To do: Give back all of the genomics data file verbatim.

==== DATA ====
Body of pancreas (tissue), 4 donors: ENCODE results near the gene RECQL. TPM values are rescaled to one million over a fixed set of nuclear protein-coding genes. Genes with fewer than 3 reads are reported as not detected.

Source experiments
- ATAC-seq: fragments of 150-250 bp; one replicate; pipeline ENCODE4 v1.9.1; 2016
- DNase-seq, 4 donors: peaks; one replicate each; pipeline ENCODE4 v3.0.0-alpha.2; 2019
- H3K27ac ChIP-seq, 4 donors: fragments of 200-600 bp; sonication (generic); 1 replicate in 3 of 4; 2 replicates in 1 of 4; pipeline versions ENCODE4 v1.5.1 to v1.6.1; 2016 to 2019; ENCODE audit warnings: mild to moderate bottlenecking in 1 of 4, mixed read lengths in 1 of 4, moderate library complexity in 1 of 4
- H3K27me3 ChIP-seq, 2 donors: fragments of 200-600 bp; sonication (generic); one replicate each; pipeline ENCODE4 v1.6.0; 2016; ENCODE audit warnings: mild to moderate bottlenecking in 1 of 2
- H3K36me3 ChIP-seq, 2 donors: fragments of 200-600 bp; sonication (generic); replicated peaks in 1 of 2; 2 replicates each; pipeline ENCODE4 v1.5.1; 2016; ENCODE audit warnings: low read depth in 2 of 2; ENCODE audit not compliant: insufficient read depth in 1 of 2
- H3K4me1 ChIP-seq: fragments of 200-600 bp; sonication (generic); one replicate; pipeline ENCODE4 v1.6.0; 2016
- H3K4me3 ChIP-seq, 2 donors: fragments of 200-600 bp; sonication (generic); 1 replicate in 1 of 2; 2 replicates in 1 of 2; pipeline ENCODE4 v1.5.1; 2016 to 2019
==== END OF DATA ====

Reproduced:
Body of pancreas (tissue), 4 donors: ENCODE results near the gene RECQL. TPM values are rescaled to one million over a fixed set of nuclear protein-coding genes. Genes with fewer than 3 reads are reported as not detected.

Source experiments
- ATAC-seq: fragments of 150-250 bp; one replicate; pipeline ENCODE4 v1.9.1; 2016
- DNase-seq, 4 donors: peaks; one replicate each; pipeline ENCODE4 v3.0.0-alpha.2; 2019
- H3K27ac ChIP-seq, 4 donors: fragments of 200-600 bp; sonication (generic); 1 replicate in 3 of 4; 2 replicates in 1 of 4; pipeline versions ENCODE4 v1.5.1 to v1.6.1; 2016 to 2019; ENCODE audit warnings: mild to moderate bottlenecking in 1 of 4, mixed read lengths in 1 of 4, moderate library complexity in 1 of 4
- H3K27me3 ChIP-seq, 2 donors: fragments of 200-600 bp; sonication (generic); one replicate each; pipeline ENCODE4 v1.6.0; 2016; ENCODE audit warnings: mild to moderate bottlenecking in 1 of 2
- H3K36me3 ChIP-seq, 2 donors: fragments of 200-600 bp; sonication (generic); replicated peaks in 1 of 2; 2 replicates each; pipeline ENCODE4 v1.5.1; 2016; ENCODE audit warnings: low read depth in 2 of 2; ENCODE audit not compliant: insufficient read depth in 1 of 2
- H3K4me1 ChIP-seq: fragments of 200-600 bp; sonication (generic); one replicate; pipeline ENCODE4 v1.6.0; 2016
- H3K4me3 ChIP-seq, 2 donors: fragments of 200-600 bp; sonication (generic); 1 replicate in 1 of 2; 2 replicates in 1 of 2; pipeline ENCODE4 v1.5.1; 2016 to 2019